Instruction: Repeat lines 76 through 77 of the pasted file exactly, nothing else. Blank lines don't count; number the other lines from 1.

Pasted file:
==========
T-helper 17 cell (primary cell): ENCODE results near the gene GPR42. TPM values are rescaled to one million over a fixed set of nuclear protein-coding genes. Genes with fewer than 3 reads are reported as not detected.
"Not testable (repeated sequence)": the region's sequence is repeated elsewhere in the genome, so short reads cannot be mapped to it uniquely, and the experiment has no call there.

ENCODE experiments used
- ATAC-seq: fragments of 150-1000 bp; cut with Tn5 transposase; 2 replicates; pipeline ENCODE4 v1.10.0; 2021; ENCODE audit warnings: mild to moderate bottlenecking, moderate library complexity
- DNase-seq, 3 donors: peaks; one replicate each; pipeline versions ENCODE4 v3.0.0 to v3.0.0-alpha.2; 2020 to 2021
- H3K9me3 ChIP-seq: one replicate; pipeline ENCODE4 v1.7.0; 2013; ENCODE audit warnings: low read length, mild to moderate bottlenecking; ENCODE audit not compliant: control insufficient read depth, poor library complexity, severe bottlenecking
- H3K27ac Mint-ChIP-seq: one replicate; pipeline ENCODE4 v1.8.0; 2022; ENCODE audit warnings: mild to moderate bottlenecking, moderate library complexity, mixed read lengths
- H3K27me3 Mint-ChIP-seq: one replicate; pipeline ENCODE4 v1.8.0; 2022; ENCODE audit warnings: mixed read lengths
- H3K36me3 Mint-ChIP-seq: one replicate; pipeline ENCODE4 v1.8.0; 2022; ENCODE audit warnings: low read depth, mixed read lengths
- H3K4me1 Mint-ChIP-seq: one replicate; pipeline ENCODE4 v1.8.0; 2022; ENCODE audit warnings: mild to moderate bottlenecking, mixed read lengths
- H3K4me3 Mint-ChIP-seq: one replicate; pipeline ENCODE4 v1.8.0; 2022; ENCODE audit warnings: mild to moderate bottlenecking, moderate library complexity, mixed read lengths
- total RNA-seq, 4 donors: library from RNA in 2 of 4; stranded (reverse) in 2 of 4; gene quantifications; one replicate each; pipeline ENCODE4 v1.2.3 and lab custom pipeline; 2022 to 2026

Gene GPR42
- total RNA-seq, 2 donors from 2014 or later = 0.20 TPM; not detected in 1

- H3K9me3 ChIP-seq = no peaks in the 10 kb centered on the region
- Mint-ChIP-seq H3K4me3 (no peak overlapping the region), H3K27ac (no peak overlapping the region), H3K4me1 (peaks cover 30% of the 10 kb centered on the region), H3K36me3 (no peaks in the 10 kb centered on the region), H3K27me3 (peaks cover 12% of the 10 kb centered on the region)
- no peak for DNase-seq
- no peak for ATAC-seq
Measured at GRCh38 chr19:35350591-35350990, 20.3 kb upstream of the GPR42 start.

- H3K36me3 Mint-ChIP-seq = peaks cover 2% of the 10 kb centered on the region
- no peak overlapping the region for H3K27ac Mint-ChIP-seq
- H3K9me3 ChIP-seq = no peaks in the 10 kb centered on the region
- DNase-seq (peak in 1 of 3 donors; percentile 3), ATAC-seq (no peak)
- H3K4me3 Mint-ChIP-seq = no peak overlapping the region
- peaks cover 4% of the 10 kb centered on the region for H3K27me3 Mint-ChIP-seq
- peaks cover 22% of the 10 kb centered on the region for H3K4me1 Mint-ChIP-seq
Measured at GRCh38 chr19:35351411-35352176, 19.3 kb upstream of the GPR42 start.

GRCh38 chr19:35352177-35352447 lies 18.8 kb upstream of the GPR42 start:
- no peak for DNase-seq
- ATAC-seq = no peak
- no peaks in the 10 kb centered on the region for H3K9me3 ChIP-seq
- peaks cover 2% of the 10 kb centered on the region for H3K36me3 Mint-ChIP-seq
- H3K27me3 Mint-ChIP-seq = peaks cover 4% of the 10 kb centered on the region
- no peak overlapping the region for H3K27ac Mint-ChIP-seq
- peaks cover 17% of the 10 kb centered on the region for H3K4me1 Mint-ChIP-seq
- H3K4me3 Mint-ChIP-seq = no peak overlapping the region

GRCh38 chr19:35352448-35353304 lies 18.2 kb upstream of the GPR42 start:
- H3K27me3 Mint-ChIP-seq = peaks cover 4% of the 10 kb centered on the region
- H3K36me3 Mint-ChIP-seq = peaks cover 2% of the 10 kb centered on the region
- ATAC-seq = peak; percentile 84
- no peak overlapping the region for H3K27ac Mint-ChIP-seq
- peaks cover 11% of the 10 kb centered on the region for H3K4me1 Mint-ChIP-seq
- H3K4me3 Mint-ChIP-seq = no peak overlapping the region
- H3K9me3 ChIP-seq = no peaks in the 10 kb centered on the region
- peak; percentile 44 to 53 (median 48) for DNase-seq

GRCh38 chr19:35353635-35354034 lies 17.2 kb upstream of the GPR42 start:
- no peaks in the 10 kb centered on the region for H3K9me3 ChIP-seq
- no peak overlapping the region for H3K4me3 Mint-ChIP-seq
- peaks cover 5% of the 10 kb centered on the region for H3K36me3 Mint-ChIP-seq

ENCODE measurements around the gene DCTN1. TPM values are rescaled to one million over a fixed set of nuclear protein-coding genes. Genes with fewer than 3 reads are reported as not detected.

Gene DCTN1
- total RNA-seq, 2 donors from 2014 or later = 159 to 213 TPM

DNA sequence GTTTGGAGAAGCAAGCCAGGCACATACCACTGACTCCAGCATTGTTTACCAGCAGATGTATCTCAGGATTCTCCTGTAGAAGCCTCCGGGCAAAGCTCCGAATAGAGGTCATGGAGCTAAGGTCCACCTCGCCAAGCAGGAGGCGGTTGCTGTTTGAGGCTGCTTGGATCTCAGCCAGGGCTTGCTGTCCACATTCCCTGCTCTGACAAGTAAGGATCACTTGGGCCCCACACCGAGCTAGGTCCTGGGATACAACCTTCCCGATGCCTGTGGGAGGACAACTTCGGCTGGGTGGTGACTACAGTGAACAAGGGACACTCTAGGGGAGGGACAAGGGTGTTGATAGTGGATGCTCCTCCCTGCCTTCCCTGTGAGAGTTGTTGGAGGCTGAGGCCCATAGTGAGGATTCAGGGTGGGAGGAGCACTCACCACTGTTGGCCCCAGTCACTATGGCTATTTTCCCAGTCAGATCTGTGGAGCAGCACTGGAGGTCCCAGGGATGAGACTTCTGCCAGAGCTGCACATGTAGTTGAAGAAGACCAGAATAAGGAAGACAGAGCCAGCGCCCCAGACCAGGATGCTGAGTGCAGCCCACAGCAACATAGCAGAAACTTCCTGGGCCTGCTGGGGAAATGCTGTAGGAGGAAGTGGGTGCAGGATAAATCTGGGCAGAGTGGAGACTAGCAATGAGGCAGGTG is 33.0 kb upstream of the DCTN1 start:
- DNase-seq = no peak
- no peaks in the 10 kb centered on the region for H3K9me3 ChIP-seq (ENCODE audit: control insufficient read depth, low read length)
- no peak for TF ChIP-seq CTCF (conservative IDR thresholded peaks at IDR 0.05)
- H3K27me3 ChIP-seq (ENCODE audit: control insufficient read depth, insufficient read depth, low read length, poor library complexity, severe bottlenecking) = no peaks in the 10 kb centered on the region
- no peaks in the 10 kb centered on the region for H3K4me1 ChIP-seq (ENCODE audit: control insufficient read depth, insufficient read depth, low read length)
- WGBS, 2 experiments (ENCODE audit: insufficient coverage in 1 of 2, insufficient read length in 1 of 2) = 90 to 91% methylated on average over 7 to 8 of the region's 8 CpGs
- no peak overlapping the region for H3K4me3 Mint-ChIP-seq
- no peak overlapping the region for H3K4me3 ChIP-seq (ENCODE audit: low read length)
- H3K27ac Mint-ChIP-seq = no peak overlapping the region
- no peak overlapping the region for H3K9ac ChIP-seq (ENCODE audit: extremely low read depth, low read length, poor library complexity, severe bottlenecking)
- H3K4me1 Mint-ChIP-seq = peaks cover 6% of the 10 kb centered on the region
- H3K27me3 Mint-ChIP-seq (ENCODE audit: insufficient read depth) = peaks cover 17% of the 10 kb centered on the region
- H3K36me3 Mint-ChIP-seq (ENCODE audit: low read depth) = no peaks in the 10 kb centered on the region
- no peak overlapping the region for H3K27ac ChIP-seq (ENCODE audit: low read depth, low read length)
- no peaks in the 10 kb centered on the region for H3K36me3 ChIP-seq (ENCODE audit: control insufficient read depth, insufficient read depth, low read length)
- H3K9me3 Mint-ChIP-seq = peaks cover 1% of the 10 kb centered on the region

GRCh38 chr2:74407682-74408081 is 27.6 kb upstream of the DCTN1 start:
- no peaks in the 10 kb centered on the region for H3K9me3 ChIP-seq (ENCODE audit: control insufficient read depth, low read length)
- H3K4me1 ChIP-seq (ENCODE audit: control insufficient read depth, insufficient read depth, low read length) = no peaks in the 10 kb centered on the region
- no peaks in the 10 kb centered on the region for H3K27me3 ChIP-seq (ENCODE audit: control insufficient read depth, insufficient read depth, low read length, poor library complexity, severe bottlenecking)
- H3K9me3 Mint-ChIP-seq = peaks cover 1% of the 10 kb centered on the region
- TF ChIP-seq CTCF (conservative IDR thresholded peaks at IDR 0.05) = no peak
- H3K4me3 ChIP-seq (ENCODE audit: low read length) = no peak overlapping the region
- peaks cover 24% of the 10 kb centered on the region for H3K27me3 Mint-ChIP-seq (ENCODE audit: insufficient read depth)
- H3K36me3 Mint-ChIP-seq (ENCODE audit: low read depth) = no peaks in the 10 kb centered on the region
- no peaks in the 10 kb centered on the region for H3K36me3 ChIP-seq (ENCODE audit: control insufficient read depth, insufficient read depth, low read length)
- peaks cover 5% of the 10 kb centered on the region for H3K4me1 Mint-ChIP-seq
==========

- H3K4me3 ChIP-seq (ENCODE audit: low read length) = no peak overlapping the region
- peaks cover 24% of the 10 kb centered on the region for H3K27me3 Mint-ChIP-seq (ENCODE audit: insufficient read depth)